- What are some side effects of adjuvant therapy? Depending on what form of treatment is used, adjuvant therapy can have side effects, like all therapy for neoplasms. Chemotherapy frequently causes vomiting, nausia, alopecia, mucositis, myelosuppression particularily neutropenia, sometimes resulting in septicaemia. Some chemotheraputic agents can cause acute myeloid leukaemia. Rarely, this risk may outweigh the risk of recurrence of the primary tumor. Depending on the agents used, side effects such as chemotherapy-induced peripheral neuropathy, bladder damage, constipation or diarrhea, hemorrhhage, or pose-chemotherapy cognitive impairment. Radiotherapy causes radiation dermatitis and fatigue, memory loss, headaches, alopeia, radiation necrosis of the brain, irratation, nausea, vomiting, diarrhea, prostatitis, proctitis, dysuria, cardiovascular disease, metritis, and abdominal pain can also occur, and other possibly severe side effects. Hormonal therapy may cause hot flashes, vaginal discharge, and nausea.
- Alvarez RH, Valero V, Hortobagyi GN.Emerging targeted therapies for breast cancer. J Clin Oncol. (July 2010) 28(20):3366-79. Epub 2010 Jun 7.
- Lo YH, Ho PC, Zhao H, Wang SC Inhibition of c-ABL sensitizes breast cancer cells to the dual ErbB receptor tyrosine kinase inhibitor lapatinib (GW572016)..Anticancer Res. (March 2011)31(3):789-95.
- Soliman, H., Developing an Effective Breast Cancer Vaccine. Cancer Control. 2010;17(3):183-190.
- Hortobagyi GN, Spanos W, Montague ED, et al. Treatment of locoregionally advanced breast cancer with surgery, radiotherapy, and combination chemoimmunotherapy. Int J Radiat Oncol Biol Phys. 1983;9(5):643–650.
- Mittendorf EA, Peoples GE, Singletary SE. Breast cancer vaccines: promise for the future or pipe dream? Cancer. 2007;110(8):1677–1686.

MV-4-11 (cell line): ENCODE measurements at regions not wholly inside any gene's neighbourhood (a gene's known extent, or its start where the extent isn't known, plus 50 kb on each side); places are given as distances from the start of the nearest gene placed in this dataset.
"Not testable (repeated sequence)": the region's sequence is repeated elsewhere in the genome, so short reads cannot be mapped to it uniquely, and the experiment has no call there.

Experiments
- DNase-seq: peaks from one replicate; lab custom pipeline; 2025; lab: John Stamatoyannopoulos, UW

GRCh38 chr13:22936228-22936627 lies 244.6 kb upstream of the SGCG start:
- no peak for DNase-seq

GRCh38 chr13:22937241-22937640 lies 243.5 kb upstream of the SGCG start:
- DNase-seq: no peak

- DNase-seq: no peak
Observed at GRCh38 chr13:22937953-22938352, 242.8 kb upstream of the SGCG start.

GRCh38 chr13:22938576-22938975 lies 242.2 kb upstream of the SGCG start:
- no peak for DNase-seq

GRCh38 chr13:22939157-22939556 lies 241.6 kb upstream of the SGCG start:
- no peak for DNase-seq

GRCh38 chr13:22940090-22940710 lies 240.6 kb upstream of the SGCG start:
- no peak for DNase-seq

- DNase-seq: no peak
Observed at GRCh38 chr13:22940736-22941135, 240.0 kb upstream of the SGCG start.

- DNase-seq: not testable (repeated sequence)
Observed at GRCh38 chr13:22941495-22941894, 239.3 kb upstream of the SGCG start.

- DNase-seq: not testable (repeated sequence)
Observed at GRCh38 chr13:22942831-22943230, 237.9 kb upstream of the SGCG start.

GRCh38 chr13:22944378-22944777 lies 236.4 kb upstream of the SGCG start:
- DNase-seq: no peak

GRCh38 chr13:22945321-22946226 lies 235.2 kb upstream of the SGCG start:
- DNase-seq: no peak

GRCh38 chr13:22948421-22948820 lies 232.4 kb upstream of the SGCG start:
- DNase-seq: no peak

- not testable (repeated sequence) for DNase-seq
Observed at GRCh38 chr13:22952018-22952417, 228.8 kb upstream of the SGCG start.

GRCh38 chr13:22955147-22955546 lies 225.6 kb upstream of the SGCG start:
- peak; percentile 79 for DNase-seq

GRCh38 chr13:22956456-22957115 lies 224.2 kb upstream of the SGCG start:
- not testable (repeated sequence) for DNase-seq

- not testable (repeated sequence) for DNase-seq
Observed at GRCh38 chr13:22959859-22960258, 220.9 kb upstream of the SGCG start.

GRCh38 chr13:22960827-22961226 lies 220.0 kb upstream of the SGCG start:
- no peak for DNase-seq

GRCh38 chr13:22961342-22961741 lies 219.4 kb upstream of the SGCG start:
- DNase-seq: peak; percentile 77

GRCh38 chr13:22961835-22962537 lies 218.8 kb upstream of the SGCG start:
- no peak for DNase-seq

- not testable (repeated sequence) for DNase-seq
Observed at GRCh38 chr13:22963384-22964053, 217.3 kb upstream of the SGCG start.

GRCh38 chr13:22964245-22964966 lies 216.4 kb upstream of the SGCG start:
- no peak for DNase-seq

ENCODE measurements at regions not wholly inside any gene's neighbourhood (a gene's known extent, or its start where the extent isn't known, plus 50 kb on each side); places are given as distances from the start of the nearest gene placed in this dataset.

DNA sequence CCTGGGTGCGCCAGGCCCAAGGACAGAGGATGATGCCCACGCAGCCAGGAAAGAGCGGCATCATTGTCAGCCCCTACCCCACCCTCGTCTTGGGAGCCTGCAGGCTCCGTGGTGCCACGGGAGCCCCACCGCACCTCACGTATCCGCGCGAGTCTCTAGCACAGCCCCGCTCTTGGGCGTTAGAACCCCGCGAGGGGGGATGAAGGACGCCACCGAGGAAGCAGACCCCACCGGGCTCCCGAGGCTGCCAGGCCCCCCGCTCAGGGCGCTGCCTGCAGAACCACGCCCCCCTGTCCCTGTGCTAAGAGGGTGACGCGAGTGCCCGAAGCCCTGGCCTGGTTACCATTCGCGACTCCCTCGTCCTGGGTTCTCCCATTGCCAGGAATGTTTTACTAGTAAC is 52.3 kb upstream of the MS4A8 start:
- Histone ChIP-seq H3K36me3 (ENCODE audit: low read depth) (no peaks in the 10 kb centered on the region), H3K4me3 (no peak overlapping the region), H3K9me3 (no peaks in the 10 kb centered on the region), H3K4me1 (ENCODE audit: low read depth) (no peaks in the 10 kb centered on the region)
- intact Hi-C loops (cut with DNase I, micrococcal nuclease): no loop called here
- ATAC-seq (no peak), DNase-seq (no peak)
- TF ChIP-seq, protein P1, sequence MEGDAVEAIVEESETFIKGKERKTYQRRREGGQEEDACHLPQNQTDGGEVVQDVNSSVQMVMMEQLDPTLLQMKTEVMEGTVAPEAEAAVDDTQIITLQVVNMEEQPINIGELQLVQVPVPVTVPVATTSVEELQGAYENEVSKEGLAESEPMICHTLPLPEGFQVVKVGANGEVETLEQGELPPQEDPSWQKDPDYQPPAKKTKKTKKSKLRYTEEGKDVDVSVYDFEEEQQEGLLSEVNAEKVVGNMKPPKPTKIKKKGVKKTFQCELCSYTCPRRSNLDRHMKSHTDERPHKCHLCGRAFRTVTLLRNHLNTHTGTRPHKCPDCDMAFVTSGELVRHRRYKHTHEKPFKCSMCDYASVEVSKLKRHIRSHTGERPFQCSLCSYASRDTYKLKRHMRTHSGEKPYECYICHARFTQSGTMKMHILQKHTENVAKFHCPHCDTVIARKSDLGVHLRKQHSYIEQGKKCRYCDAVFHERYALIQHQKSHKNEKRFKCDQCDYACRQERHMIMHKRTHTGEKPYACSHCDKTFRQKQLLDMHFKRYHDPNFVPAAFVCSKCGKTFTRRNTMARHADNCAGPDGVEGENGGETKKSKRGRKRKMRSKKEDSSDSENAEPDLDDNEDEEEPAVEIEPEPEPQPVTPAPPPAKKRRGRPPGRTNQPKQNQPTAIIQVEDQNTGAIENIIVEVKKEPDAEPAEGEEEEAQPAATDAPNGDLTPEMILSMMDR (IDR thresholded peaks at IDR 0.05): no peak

- Dent R, Trudeau M, Pritchard KI, et al. Triple-negative breast cancer: clinical features and patterns of recurrence. Clin Cancer Res. 2007;13(15 Pt 1):4429–4434
- Baxevanis CN, Perez SA, Papamichail M. Combinatorial treatments including vaccines, chemotherapy and monoclonal antibodies for cancer therapy. Cancer Immunol Immunother. 2009;58(3):317–324.
- Early Breast Cancer Trialists’ Collaborative Group. Effects of chemotherapy and hormonal therapy for early breast cancer on recurrence and 15-year survival: an overview of the randomised trials. Lancet 2005;365:1687-1717
- Muss HB, Woolf S, Berry D, et al. Adjuvant chemotherapy in older and younger women with lymph node-positive breast cancer. JAMA 2005;293:1073-1081
- Fisher B, Anderson S, Tan-Chiu E, et al. Tamoxifen and chemotherapy for axillary node-negative, estrogen receptor-negative breast cancer: findings from National Surgical Adjuvant Breast and Bowel Project B-23. J Clin Oncol 2001;19:931-942
- Chlebowski RT, Anderson GL, Gass M, Lane DS, Aragaki AK, Kuller LH, Manson JE, Stefanick ML, Ockene J, Sarto GE, Johnson KC, Wactawski-Wende J, Ravdin PM, Schenken R, Hendrix SL, Rajkovic A, Rohan TE, Yasmeen S, Prentice RL; WHI Investigators. Estrogen plus progestin and breast cancer incidence and mortality in postmenopausal women. JAMA.(Oct. 2010);304(15):1684-92.
- Larinov, AA., Miller, WR., Challenges in Defining Predictive Markers for Response to Endocrine Therapy in Breast Cancer . Future Oncology. 2009;5(9):1415-1428
- Ellis MJ, Tao Y, Luo J et al.: Outcome prediction for estrogen receptor-positive breast cancer based on postneoadjuvant endocrine therapy tumor characteristics. J. Natl Cancer Inst. (2008)100(19), 1380–1388
- Ma CX, Ellis MJ: Neoadjuvant endocrine therapy for locally advanced breast cancer. Semin. Oncol. (2006)33(6), 650–656.
- Clarke M, Collins R, Darby S, et al. Effects of radiotherapy and of differences in the extent of surgery for early breast cancer on local recurrence and 15-year survival: an overview of the randomised trials. Lancet. (2005);366(9503):2087–2106.